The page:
SpecHops and Kuracali both closing the final week of 2017 punctuate something of a new normal. For a decade, new breweries have opened in San Diego County in increasingly large droves, but few closed. A total of eight local breweries closed last year. While most had been open for years, such as Offbeat Brewing, On The Tracks BreweryLa Jolla Brewing, The Beer Co. (which indicated it will reopen) and Magnetic Brewing, one, Wiseguy Brewing, has something in common with SpecHops. It was open less than a year before shuttering. Additionally, several are for sale, most notably Helm’s Brewing, Intergalactic Brewing and Finest Made Ales.

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2017 Recap: Beers of the Week

Dec 22

Each week, I feature a locally produced beer that is special from one of numerous standpoints. Sometimes it’s an anniversary beer, other times I go with collaborations. The draw of something unique often piques my interest, then there are times when a beer just tastes outstanding. But the basic plan of action is to highlight quality ales and lagers from around the county without featuring the same brewery twice during a single calendar year. This year, I decided to list all of the weekly standouts and rank them. In order to best do this, I broke them into categories (apples-to-apples versus triple-IPA-to-cream-ale). As one would expect from a beat this drenched in hop oil, IPAs of all ilks were featured most often, but there were plenty of lagers, Belgian-style ales, stouts and other concoctions. All were good, but some were outstanding enough that they should be recognized here.

Alpine HFS India Pale Ale

IPAs

A collaboratively brewed Nelson Lager from Dos Desperados Brewery and Prodigy Brewing Company

Lagers

  • Nelson Lager, Dos Desperados Brewery & Prodigy Brewing, San Marcos: This wasn’t just one of the best lagers I had all year, it was one of the best beers overall; crisp, clean and bursting with Nelson Sauvin character.
  • Natural Bridge Festbier, Eppig Brewing, North Park: This is a beer so well-crafted, true-to-style and absolutely perfect for everyday consumption that I find myself thinking about it just about every day.
  • Herd of Turtles Baltic Porter, Bagby Beer Co., Oceanside: With so few Baltic-style porters in the county, they could have passed any dark lager off as one, but of course, this standout operation aced it.
  • Bird Park Bohemian Pilsner, North Park Beer Co., North Park
  • Helles Yeah! Helles, Division 23 Brewing, Miramar
  • Ragnabock Doppelbock, Longship Brewing, Mira Mesa
  • Sea Señor Mexican Lager, SouthNorte Brewing, Coronado

Origin of Shame from The Lost Abbey

Belgian-style Ales

Bear Cookie Chocolate Peanut Butter Stout seved on nitro at Vista’s Bear Roots Brewing

Stouts

Hop Slap’d #5 American Pale Ale from New English Brewing

Other Styles

* Author’s Note: This year, Nickel Beer Co. had two Beer of the Week features due to the untimely passing of local publican Larry Koger, for whom owner and business partner Tom Nickel brewed a commemorative beer. It was a good reason to break policy.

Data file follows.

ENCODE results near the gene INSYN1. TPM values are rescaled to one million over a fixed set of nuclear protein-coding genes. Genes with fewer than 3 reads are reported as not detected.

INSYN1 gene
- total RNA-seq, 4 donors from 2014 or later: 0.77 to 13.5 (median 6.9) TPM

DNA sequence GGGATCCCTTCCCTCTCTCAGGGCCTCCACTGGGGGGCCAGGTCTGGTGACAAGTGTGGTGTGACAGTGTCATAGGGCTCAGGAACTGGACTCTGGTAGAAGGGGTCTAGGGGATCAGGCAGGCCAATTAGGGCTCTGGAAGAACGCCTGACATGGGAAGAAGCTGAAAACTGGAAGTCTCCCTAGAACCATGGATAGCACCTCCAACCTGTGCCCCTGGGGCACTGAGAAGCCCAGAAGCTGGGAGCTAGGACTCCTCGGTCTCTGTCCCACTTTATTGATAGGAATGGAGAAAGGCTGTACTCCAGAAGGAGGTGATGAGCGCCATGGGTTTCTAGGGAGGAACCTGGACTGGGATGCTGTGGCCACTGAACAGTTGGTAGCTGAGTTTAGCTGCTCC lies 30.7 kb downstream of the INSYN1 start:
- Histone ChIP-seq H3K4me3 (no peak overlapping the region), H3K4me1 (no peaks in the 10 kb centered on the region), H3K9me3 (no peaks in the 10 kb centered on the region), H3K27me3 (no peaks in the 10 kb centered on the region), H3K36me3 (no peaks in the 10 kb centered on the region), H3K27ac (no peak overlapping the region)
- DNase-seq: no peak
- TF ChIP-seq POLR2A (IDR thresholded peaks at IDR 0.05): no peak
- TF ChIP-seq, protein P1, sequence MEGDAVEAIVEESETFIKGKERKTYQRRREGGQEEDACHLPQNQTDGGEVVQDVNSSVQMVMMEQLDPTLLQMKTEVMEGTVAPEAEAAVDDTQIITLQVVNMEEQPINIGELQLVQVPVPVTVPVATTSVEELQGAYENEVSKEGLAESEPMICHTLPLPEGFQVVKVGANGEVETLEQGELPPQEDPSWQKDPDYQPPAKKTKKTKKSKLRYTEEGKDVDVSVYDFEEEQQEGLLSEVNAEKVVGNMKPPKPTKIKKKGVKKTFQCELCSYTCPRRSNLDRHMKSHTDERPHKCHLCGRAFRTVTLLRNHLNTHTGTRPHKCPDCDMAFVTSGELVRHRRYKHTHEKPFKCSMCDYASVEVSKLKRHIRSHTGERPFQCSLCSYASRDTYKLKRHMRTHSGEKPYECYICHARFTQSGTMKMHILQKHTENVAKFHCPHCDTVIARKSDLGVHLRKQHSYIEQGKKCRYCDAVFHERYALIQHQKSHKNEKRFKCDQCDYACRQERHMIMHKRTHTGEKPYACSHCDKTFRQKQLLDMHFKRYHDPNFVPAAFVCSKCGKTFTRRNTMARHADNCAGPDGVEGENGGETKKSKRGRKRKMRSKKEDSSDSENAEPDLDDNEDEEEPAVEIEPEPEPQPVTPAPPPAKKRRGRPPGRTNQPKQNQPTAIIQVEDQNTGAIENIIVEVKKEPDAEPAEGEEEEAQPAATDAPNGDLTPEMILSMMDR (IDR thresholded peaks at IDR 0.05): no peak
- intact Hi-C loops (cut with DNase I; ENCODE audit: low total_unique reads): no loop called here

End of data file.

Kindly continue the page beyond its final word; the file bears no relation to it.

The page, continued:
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2017 Recap: Best San Diego County Breweries

Dec 21

What are the best craft breweries in San Diego County? I get asked that all the time. When people pose that question, it’s usually because they’re visiting, so I tailor my response around the types of beers they enjoy, where they’re staying, if they have transportation, etc. But when I take stock for the purposes of an end-of-year article, I impose a different set of criteria. I begin by removing Big Beer-owned interests (it’s simply a different playing field, monetarily, than independent operations), then examine the make-up and, foremost, the overall quality of each brewery’s portfolio of beers. Is this the perfect formula? Probably not, but now you know where I’m coming from. Will my list match yours? Probably not, but that’s OK! Let us know your list in the comments. The wonderful truth is that there are many outstanding breweries in San Diego County, and a list of 15 only scratches the top layer of foam.

Alpine Beer Co.

Gold Tier

Alpine Beer Co. | Alpine: A small brewery in an unincorporated town on the fringe of our county didn’t become a nationally respected cult-favorite by accident. This house built by hops continues to churn out largely hoppy stock worthy of coveting. More impressive, it’s keeping its street cred intact post-acquisition, something only good beer can accomplish.

Bagby Beer Co. | Oceanside: The sheer volume of beer produced and consistently on-tap is impressive, but the fact all of it is so traditionally to-spec and worthy of praise (as proven by an always-growing collection of Great American Beer Festival medals) is rather incredible. No place spends more time making unsexy styles utterly desirable.

Pizza Port | Bressi Ranch, Carlsbad, Ocean Beach & Solana Beach: To have one brewpub pumping out high quality beers across styles like any of Pizza Port’s do would be a big deal. To have four in a single county (plus another in San Clemente) and remain consistent year in and year out for the better part of three decades is the basis for legend status.